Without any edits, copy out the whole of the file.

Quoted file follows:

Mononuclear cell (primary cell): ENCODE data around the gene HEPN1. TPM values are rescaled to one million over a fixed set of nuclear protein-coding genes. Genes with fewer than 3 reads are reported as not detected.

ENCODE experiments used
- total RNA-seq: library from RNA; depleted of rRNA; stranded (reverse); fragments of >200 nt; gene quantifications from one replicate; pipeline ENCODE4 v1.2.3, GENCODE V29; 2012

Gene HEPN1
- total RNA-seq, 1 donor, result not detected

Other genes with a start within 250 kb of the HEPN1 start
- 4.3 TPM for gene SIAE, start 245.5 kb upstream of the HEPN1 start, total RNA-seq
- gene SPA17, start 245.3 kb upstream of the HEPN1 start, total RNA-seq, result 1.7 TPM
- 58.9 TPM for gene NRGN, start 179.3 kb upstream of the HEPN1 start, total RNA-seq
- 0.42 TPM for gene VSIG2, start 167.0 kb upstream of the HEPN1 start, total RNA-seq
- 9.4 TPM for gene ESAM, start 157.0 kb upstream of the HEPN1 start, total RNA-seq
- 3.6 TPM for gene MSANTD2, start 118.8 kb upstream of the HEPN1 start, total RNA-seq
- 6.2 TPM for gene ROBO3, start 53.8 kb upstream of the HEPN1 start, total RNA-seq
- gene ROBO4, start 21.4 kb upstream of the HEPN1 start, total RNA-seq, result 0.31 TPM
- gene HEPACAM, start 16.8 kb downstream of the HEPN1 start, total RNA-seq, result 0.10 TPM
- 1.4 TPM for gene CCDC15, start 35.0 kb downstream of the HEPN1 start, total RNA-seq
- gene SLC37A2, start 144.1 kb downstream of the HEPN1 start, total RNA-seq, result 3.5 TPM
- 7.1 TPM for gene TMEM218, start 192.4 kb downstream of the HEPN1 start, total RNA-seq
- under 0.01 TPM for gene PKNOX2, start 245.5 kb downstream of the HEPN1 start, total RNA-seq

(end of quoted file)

Mononuclear cell (primary cell): ENCODE data around the gene HEPN1. TPM values are rescaled to one million over a fixed set of nuclear protein-coding genes. Genes with fewer than 3 reads are reported as not detected.

ENCODE experiments used
- total RNA-seq: library from RNA; depleted of rRNA; stranded (reverse); fragments of >200 nt; gene quantifications from one replicate; pipeline ENCODE4 v1.2.3, GENCODE V29; 2012

Gene HEPN1
- total RNA-seq, 1 donor, result not detected

Other genes with a start within 250 kb of the HEPN1 start
- 4.3 TPM for gene SIAE, start 245.5 kb upstream of the HEPN1 start, total RNA-seq
- gene SPA17, start 245.3 kb upstream of the HEPN1 start, total RNA-seq, result 1.7 TPM
- 58.9 TPM for gene NRGN, start 179.3 kb upstream of the HEPN1 start, total RNA-seq
- 0.42 TPM for gene VSIG2, start 167.0 kb upstream of the HEPN1 start, total RNA-seq
- 9.4 TPM for gene ESAM, start 157.0 kb upstream of the HEPN1 start, total RNA-seq
- 3.6 TPM for gene MSANTD2, start 118.8 kb upstream of the HEPN1 start, total RNA-seq
- 6.2 TPM for gene ROBO3, start 53.8 kb upstream of the HEPN1 start, total RNA-seq
- gene ROBO4, start 21.4 kb upstream of the HEPN1 start, total RNA-seq, result 0.31 TPM
- gene HEPACAM, start 16.8 kb downstream of the HEPN1 start, total RNA-seq, result 0.10 TPM
- 1.4 TPM for gene CCDC15, start 35.0 kb downstream of the HEPN1 start, total RNA-seq
- gene SLC37A2, start 144.1 kb downstream of the HEPN1 start, total RNA-seq, result 3.5 TPM
- 7.1 TPM for gene TMEM218, start 192.4 kb downstream of the HEPN1 start, total RNA-seq
- under 0.01 TPM for gene PKNOX2, start 245.5 kb downstream of the HEPN1 start, total RNA-seq